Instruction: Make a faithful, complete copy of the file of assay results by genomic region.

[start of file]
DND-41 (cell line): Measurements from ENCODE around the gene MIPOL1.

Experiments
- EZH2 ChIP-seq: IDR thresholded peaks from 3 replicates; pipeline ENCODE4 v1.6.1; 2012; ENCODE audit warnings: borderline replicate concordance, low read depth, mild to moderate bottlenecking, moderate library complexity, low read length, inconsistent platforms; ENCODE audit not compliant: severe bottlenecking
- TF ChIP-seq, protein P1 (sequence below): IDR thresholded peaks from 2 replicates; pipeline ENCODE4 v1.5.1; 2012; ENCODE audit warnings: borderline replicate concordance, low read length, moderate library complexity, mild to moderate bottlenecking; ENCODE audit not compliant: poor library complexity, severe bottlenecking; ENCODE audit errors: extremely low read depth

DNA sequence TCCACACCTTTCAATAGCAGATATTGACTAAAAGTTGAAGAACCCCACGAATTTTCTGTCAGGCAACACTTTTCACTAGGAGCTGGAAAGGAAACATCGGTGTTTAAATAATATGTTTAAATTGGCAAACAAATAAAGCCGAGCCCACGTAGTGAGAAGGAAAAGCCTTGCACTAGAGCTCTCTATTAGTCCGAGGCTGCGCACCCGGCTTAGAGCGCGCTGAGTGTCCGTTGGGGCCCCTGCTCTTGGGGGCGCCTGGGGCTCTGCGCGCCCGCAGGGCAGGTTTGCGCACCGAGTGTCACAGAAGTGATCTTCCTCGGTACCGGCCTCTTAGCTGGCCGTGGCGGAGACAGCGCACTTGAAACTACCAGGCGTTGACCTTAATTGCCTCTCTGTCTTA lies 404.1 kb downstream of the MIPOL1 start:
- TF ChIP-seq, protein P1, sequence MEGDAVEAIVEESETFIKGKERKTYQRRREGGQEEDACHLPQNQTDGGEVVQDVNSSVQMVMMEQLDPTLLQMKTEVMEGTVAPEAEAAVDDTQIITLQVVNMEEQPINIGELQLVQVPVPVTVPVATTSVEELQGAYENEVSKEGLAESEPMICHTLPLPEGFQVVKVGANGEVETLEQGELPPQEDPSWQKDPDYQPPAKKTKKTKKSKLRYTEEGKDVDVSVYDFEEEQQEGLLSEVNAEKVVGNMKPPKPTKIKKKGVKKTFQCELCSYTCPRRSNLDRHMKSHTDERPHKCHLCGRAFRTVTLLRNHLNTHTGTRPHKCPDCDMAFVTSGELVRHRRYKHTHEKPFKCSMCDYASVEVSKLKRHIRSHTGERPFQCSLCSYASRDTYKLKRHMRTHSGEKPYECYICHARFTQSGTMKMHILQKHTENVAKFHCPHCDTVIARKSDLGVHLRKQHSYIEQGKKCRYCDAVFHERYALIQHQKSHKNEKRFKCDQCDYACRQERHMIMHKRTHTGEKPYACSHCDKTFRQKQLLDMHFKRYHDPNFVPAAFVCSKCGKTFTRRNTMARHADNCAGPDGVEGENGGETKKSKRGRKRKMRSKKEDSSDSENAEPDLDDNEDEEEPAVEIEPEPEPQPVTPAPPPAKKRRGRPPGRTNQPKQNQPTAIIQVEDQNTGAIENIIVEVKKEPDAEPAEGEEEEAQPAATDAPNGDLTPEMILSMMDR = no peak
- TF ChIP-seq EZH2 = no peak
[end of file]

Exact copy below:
DND-41 (cell line): Measurements from ENCODE around the gene MIPOL1.

Experiments
- EZH2 ChIP-seq: IDR thresholded peaks from 3 replicates; pipeline ENCODE4 v1.6.1; 2012; ENCODE audit warnings: borderline replicate concordance, low read depth, mild to moderate bottlenecking, moderate library complexity, low read length, inconsistent platforms; ENCODE audit not compliant: severe bottlenecking
- TF ChIP-seq, protein P1 (sequence below): IDR thresholded peaks from 2 replicates; pipeline ENCODE4 v1.5.1; 2012; ENCODE audit warnings: borderline replicate concordance, low read length, moderate library complexity, mild to moderate bottlenecking; ENCODE audit not compliant: poor library complexity, severe bottlenecking; ENCODE audit errors: extremely low read depth

DNA sequence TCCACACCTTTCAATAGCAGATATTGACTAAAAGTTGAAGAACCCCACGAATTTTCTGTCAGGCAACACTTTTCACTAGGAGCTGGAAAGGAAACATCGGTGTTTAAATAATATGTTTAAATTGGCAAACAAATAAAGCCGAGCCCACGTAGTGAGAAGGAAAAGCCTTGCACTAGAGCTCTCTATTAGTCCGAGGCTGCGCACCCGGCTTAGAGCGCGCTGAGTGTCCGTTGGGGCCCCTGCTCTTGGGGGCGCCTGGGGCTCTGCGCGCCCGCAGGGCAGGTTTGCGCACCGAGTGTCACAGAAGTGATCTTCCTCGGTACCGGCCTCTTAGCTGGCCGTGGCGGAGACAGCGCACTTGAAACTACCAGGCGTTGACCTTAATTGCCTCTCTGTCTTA lies 404.1 kb downstream of the MIPOL1 start:
- TF ChIP-seq, protein P1, sequence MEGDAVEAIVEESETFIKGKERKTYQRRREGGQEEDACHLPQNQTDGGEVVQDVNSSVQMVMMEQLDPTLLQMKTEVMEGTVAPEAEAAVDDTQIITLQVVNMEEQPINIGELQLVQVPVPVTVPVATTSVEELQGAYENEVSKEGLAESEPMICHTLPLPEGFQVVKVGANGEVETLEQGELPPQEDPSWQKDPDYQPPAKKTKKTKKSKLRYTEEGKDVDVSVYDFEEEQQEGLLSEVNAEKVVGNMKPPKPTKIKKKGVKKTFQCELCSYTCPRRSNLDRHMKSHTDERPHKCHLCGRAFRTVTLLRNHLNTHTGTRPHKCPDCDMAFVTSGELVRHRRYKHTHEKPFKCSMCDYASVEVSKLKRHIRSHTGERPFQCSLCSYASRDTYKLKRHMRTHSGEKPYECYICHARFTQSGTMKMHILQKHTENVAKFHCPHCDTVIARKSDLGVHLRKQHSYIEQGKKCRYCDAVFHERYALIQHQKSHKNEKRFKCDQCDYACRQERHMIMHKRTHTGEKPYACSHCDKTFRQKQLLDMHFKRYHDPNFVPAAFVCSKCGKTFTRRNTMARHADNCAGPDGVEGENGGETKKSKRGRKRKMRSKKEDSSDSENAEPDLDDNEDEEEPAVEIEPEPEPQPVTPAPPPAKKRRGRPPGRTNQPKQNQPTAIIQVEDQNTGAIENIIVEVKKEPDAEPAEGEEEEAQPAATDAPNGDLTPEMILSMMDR = no peak
- TF ChIP-seq EZH2 = no peak